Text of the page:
Wednesday, March 05, 2008

The Polish 68-ers

The Shalom Foundation in Warsaw wants tens of thousands of Jews who were expelled from Poland in 1968 after the communist inspired anti-Semitic campaign of that year to regain Polish citizenship.

Commemorations of what happened that year will take place on March 5.

The Communists took away Polish passports and gave Jews a one-way ticket, usually to Austria, where most went on to reside in Israel.

In 2006, when President Lech Kaczynski was in Israel trying to mend difficult relations between the two countries over the decades, promised that any Jewish Pole who wanted their citizenship back could have it, ‘as if they had never been away’.

Problem is – it isn’t in the president’s power to give back their passports. The local authorities, as I understand it, have that privilage, and many are not too keen. Giving back their citizenship would also give them back property rights. Israelis are also none too pleased about having to go through a rigorous procedure that many see as demeaning.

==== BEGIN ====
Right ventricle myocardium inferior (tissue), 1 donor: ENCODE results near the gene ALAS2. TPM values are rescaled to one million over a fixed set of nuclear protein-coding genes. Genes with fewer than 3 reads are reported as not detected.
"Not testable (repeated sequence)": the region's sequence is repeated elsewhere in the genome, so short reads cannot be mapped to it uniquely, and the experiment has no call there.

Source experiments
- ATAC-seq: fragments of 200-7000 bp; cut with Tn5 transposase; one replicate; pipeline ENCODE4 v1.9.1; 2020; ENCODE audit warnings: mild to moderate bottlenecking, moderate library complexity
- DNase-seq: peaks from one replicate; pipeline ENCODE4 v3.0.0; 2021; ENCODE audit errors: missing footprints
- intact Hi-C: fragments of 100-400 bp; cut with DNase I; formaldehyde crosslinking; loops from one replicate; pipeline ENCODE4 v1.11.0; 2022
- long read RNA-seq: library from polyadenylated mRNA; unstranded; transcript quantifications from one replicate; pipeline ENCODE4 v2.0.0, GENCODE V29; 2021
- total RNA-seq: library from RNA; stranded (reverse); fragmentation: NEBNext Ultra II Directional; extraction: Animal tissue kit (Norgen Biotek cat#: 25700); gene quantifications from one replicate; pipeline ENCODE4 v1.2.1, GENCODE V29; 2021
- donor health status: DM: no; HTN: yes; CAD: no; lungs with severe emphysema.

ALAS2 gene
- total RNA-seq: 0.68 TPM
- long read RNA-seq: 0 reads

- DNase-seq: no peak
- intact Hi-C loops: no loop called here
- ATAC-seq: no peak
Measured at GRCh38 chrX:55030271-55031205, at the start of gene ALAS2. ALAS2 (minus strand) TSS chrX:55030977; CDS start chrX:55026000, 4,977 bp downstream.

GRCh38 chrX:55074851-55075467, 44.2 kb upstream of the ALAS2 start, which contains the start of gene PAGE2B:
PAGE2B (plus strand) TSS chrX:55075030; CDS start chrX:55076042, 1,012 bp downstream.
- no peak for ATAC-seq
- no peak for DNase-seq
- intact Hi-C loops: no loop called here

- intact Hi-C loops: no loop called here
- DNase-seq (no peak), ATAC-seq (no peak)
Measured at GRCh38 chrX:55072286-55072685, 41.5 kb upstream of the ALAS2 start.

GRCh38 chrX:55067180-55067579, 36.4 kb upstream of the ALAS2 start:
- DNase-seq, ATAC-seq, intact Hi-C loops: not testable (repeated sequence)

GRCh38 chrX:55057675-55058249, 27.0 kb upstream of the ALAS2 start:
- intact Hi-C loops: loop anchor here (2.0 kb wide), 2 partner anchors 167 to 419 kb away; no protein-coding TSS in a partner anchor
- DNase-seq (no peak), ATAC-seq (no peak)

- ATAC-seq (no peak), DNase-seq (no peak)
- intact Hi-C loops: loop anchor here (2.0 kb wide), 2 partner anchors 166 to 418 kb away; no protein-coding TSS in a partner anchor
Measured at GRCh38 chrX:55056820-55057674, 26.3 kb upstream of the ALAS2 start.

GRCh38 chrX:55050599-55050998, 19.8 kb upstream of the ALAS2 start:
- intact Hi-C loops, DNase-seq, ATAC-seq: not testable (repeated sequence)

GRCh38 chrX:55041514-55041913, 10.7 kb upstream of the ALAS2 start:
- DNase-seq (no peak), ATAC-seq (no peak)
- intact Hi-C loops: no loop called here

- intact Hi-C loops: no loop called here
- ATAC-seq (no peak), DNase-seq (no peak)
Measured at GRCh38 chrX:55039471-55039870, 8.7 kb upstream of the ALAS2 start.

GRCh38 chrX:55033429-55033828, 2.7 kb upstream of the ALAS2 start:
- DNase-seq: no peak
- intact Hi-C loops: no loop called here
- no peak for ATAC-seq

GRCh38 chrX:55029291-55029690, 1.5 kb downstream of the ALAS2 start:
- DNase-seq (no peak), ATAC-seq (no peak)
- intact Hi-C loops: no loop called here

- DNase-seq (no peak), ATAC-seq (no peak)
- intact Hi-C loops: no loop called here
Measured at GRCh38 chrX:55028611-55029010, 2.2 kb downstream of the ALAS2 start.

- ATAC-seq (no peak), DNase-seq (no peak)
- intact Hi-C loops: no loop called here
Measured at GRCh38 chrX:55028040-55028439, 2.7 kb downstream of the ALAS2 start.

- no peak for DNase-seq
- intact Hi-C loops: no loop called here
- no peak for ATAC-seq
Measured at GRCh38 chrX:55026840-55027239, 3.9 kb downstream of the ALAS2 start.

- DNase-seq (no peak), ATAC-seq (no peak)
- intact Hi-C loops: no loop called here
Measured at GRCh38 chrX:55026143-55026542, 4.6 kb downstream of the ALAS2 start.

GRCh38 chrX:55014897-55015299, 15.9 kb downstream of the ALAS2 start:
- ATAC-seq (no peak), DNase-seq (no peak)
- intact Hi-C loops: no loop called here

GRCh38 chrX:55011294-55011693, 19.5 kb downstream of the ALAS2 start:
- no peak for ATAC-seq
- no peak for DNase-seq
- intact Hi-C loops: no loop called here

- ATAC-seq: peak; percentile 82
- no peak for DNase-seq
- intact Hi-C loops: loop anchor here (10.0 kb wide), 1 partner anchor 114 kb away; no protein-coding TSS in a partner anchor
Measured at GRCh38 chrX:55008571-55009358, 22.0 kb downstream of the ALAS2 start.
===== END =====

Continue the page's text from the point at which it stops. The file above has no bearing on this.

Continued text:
1968 – the year that rocked

Mark Kurlansky’s 1968: the year that rocked the world – available in Polish and English language bookshops - unravels the connections between the revolutionary events of that year in Paris, Prague, America and Poland.

Like 1945 or 1989, 1968 is one of those years that are seen as pivotal to the history of the 20th century.

We were only one year away from the first human being walking on the moon. It was a time of civil rights and anti-war protests, of new and inventive music and sub-cultures, of scientific and social experiment. A very different time, then, from the one we live in today, characterized as it is by aversion to risk and a fear of the new.

The motor of this movement for social change were young, mostly middle class sons and daughters of the old ruling elites. It was a time when students were concentrating more of sit-ins and love-ins than they were on their study-ins. It was a time of hallucinogenic drugs, which my granny used to tell me made one want to jump from the top of multi-story car parks in the mistaken impression that one was an albatross.

Most people, except perhaps the most historically challenged, will have heard of Martin Luther King, Bobby Kennedy, Abie Hoffman in the US; or in France, Henri Comte and Jean Paul Satire; or in the Czechoslovak capital, the students and Alexander Dubcek. All over the world, ruling elites had lost their legitimacy and were under pressure.

But few in the West have heard of the names associated with events in Poland of that year: Jacek Kuron, Adam Michnik…
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